Municipal bond issuance reaches record peak after high yielding year, but could recede in supply soon
Municipal bonds sales reached a record high issuance of $52.5 billion in October after riding on a year of great returns, but supply could soon scale back.
October marks the biggest month of issuance since records began to be reported in the 1980s, Reuters reports. The last month that was comparable in terms of municipal bond issuance occurred in April 2008, when $51.4 billion was sold.
“We’re pretty bullish on the municipal market,” Ron Schwartz, a senior portfolio manager at Seix Investment Advisors, told ThinkAdvisor. “We think that this is going to be an asset class that is going to outperform in the years to come.”
Another expert credits the presidential election and the prospect of the Federal Reserve raising rates in December for the record month.
"We had three weeks of exceptionally large issuance and there were a couple of factors driving issuers into the market," McDonnell Investment Management Senior Portfolio Manager Jim Grabovac told The Bond Buyer. "You have the presidential election plus an increasing probability the Federal Reserve will raise rates again in December."
Given the large supply of issued bonds, municipal bonds have decreased in price, according to TheStreet and ThinkAdvisor. Schwartz, who manages the RidgeWorth SEIX Investment Grade Tax-Exempt Municipal Bond Fund, told TheStreet that issuers are working hard to raise capital in this period, and he told ThinkAdvisor he is recommending people buy municipal bonds at this time.
The record month of issuance caps off nearly a year of bullishness for municipal bonds. As of October 15, municipal bond mutual funds had shown 53 weeks of inflows, the Associated Press reports. California ($57.38 billion), Texas ($48.44 billion), New York ($39.49 billion), Pennsylvania ($18.49 billion) and Florida ($16.23 billion) are the top five issuers of municipal bonds among states in the year to date, according to The Bond Buyer.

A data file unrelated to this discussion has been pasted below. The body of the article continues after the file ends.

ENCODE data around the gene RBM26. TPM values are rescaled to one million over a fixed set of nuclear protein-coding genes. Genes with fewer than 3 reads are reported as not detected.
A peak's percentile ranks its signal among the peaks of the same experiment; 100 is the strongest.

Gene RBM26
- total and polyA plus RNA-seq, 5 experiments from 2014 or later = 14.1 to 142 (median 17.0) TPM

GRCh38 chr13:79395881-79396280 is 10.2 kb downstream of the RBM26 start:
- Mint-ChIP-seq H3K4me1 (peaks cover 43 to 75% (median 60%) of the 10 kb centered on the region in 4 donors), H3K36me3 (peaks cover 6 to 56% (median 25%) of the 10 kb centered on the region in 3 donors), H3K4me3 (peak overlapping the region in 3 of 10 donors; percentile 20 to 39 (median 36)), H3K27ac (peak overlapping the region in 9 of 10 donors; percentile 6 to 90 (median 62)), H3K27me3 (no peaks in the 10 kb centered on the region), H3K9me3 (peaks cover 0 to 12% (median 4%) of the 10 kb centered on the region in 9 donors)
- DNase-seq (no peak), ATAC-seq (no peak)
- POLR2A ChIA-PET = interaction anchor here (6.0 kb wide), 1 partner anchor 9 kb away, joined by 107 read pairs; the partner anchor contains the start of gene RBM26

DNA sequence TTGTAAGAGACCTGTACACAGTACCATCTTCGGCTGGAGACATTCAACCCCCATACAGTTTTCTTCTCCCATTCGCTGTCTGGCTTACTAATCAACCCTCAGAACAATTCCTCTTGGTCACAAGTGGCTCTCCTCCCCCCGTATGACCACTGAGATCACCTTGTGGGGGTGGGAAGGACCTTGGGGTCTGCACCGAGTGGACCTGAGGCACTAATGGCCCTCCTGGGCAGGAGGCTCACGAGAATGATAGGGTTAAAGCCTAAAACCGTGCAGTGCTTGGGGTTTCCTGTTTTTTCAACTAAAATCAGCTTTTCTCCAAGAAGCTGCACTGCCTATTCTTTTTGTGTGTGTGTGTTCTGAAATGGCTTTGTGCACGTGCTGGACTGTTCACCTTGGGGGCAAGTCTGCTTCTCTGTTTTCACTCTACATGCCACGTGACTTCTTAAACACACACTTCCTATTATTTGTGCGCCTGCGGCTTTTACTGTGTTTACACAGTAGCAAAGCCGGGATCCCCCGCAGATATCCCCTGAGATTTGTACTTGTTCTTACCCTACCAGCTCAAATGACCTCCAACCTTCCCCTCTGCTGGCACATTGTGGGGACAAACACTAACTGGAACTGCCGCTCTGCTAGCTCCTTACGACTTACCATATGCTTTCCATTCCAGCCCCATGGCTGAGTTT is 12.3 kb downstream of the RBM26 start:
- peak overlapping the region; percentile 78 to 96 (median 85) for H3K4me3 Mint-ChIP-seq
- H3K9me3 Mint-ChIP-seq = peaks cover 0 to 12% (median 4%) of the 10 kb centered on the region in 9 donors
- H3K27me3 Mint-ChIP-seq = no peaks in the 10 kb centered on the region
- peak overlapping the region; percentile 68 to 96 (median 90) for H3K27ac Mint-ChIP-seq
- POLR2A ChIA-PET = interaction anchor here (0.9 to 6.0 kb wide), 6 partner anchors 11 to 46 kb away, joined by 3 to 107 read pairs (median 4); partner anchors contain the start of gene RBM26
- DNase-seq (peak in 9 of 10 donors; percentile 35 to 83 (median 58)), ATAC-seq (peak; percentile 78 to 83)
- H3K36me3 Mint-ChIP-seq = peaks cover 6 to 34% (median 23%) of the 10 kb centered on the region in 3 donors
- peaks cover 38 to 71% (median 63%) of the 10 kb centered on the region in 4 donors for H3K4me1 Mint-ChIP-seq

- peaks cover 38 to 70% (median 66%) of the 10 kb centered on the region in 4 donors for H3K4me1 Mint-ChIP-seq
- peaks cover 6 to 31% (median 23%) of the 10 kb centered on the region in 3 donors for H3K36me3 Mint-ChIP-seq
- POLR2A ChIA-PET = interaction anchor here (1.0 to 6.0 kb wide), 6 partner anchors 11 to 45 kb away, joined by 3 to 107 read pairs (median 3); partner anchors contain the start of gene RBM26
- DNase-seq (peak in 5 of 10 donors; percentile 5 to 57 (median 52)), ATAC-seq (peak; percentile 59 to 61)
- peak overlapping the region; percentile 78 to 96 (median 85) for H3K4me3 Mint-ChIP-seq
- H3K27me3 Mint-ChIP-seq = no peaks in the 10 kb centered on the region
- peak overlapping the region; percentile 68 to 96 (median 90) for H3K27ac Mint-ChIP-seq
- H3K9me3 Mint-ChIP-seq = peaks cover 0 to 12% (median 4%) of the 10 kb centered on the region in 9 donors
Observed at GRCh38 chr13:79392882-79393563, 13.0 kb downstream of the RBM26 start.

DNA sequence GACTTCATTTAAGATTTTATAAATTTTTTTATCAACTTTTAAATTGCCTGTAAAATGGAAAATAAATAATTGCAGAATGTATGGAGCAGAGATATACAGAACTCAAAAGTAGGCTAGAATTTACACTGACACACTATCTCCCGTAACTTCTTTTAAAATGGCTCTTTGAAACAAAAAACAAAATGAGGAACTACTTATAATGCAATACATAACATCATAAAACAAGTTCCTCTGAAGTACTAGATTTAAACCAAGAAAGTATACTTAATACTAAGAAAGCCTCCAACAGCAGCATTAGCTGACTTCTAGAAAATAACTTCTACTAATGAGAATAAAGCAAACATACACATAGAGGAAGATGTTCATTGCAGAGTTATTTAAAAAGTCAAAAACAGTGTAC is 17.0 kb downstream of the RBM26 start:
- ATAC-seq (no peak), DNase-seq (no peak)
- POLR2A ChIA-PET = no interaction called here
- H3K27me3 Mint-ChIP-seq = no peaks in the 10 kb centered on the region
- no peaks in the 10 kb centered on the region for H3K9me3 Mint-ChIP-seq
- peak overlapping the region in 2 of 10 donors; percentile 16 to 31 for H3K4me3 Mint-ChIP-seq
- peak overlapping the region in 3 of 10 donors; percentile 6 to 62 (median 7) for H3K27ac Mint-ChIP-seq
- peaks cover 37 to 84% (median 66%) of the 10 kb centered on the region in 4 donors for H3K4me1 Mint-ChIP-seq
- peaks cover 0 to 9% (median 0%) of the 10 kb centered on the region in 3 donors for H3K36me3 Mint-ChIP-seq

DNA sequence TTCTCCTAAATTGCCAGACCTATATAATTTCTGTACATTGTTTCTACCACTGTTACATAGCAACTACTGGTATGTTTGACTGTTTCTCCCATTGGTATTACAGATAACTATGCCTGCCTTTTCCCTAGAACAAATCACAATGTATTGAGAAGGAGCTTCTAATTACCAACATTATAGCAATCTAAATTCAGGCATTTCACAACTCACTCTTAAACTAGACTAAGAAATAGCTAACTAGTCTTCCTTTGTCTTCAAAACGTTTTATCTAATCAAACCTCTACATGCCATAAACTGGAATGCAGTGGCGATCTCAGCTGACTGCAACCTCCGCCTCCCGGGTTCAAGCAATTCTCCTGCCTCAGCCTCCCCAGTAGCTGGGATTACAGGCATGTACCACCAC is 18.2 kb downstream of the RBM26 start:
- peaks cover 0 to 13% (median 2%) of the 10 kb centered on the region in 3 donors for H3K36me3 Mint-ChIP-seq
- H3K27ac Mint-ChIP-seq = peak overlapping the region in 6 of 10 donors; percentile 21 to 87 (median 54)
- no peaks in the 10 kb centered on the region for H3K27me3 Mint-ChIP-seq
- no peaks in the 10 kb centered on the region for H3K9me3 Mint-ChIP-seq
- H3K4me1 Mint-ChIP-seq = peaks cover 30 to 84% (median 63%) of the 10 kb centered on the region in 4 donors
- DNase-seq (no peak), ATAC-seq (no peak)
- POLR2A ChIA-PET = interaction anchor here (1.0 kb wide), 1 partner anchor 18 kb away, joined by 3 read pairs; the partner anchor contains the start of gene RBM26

Over the past two years, municipal bonds’ low interest rates have attracted foreign investors to the municipal bond market, despite them not qualifying for the tax-related advantages U.S. investors enjoy, according to the AP.
“Munis have been the darling asset class of the past two or three years,” Chris Alwine, head of Vanguard’s municipal group, told the AP.
However, some believe this record issuance could scale back in the coming months.
The iShares National Muni Bond exchange-traded fund — the largest municipal bond ETF by assets — reported a slim loss in July for the first time in 10 months, the AP reports. While it posted a gain in August, it recorded losses in September and October, too.
Schwartz believes the supply won’t be “overwhelming” come December, according to ThinkAdvisor.
Nevertheless, he is confident that while issuance may slow, demand for municipal bonds will not.
“We just think the demand factor is going to be strong, remain strong,” he told ThinkAdvisor. “Maybe it’s not going to have flows like we did this year, but still individuals are going to continue to invest in municipal bonds.”